The case for padOS
I think Apple is absolutely right to argue against converged devices. A Mac is one thing, an iPad another – even if Apple does now insist that they are both computers.
You’ve only to look at the Microsoft Surface to see that, superficially appealing as an all-in-one device is, it’s too heavily compromised in practice. The Surface is a fiddly computer and a massively heavy tablet.
But while the iPad Pro isn’t trying to be a Mac, it is a grown-up device and it needs a grown-up operating system. Not macOS, but rather a tailored version of iOS, designed to take advantage of the additional capabilities of the iPad. What some people have termed padOS.
I mean, just look at that Home screen, above. How ridiculous does that app spacing look on a screen the same size as a MacBook Air?
I don’t think it would require a massive overhaul to make an iPad-worthy version of iOS. Here’s what I’d consider the minimum acceptable spec for padOS – if you gave me these things, I’d be pretty happy:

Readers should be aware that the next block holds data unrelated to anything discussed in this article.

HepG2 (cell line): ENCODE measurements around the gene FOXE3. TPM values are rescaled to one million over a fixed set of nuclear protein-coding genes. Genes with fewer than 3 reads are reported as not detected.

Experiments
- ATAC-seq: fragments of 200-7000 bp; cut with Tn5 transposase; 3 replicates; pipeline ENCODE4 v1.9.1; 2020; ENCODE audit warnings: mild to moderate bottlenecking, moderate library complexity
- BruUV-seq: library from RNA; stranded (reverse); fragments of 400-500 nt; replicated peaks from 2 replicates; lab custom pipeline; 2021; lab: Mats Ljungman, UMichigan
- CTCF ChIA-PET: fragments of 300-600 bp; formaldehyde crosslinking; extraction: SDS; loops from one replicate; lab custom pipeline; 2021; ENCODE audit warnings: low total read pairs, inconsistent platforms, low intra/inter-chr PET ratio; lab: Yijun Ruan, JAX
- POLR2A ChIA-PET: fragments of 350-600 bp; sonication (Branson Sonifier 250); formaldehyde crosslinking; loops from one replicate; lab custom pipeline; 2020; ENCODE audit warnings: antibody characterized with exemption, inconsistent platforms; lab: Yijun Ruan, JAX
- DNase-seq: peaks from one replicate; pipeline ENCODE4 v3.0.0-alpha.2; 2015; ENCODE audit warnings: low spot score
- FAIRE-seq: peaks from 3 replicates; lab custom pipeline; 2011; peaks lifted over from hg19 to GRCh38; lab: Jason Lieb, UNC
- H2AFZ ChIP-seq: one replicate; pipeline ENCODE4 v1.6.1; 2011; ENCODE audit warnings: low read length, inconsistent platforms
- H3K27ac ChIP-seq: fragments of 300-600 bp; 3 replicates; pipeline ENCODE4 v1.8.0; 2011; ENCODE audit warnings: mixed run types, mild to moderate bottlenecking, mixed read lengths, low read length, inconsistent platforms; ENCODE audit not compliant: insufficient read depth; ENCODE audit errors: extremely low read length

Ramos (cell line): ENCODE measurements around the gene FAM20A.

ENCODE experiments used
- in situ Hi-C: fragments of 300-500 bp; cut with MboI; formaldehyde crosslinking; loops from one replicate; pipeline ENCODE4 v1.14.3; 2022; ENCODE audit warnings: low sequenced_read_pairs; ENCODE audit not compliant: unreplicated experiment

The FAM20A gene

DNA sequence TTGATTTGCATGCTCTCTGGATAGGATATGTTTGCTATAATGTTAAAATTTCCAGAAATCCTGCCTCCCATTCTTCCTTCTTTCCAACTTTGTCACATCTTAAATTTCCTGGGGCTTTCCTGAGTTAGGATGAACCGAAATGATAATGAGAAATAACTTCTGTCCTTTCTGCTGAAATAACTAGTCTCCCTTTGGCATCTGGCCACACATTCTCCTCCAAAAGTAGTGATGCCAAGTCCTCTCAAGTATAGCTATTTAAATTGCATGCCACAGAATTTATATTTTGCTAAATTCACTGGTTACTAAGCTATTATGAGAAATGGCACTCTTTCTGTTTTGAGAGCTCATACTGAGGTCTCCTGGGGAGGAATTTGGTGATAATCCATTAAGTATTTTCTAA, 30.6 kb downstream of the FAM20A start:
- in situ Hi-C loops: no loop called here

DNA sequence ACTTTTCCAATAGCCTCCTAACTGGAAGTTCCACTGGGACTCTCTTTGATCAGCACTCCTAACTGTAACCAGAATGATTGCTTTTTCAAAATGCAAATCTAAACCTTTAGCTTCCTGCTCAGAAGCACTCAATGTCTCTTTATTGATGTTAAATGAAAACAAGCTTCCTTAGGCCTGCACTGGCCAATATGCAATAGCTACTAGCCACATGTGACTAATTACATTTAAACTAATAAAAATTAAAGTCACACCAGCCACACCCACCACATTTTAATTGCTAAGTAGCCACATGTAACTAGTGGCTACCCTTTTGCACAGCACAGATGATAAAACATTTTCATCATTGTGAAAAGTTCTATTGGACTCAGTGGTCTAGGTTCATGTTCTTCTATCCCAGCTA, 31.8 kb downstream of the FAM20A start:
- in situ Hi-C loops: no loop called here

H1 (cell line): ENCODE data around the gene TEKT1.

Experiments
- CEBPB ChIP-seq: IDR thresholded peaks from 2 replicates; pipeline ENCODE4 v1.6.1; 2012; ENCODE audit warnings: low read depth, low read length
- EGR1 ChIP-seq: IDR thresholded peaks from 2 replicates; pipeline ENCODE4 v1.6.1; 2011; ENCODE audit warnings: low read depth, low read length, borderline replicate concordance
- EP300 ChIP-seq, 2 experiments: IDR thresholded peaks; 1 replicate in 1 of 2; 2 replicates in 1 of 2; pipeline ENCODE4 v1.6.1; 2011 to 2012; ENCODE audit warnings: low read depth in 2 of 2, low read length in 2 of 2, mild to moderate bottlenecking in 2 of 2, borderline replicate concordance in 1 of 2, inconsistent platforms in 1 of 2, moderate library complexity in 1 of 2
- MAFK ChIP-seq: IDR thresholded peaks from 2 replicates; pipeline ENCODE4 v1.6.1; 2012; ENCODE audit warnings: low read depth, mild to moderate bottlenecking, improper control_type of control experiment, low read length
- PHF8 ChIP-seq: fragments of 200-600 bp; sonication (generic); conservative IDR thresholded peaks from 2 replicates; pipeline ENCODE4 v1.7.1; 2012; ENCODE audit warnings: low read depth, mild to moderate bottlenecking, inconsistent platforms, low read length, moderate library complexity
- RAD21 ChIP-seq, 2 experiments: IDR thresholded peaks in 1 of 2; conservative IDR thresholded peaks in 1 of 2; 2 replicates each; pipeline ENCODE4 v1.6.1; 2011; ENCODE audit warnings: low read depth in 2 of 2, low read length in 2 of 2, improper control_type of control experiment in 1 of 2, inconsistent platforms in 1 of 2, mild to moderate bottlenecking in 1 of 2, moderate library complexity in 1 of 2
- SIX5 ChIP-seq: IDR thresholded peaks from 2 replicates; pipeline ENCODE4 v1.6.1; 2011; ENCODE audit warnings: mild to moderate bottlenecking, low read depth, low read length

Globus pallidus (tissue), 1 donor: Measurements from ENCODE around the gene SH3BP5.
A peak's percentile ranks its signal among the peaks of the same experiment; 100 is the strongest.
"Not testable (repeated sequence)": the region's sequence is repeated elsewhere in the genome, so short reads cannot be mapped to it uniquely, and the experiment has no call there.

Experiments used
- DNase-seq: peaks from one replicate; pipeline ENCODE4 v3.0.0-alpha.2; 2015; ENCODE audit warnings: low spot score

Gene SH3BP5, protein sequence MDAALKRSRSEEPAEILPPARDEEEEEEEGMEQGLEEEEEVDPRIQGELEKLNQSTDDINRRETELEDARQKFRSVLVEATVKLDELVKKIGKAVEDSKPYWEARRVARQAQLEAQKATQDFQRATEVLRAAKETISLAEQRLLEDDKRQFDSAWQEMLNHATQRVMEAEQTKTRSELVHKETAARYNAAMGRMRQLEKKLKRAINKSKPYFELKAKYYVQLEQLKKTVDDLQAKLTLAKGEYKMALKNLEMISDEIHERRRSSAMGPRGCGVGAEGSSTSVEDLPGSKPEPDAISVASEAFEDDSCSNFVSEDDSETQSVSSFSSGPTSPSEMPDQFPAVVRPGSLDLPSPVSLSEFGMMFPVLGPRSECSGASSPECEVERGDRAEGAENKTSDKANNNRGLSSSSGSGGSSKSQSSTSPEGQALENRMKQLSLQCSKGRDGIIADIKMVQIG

- A Home screen with a fully-flexible layout
- Properly windowed apps
- Support for a trackpad
For example, writing this piece on the iPad worked well enough, but I hit three issues.
First, selecting text in iOS is still a pretty horrible experience. Yes, the trackpad function in the soft keyboard helps a bit. Using an external keyboard helps more. But compared to a trackpad on a Mac, it’s like something out of the Stone Age.
Second, Slide Over and Split View get the job done, but they are ridiculously clunky compared to just opening a new window and positioning it where you want it.
Third, there’s a bug in the iOS WordPress app where it mis-formats text when you cut and paste it. That’s obviously a problem with that particular app, rather than then iPad or iOS per se, but a bug like that would never in a million years make it through testing in a desktop environment. The assumption by many developers is that people only do very basic things on an iPad – in this case, writing but not heavier editing. So to my wishlist above, I have to add:
- Developers taking padOS apps as seriously as desktop apps.
Adobe is a good example of the right attitude to this, I think.
The latest iPad Pro is a brilliant iteration of a fantastic device – but it really needs software to match the capabilities of the hardware.
Do you agree that it’s time for padOS? Share your thoughts in the comments, and if you do agree, let us know what would be on your padOS wishlist.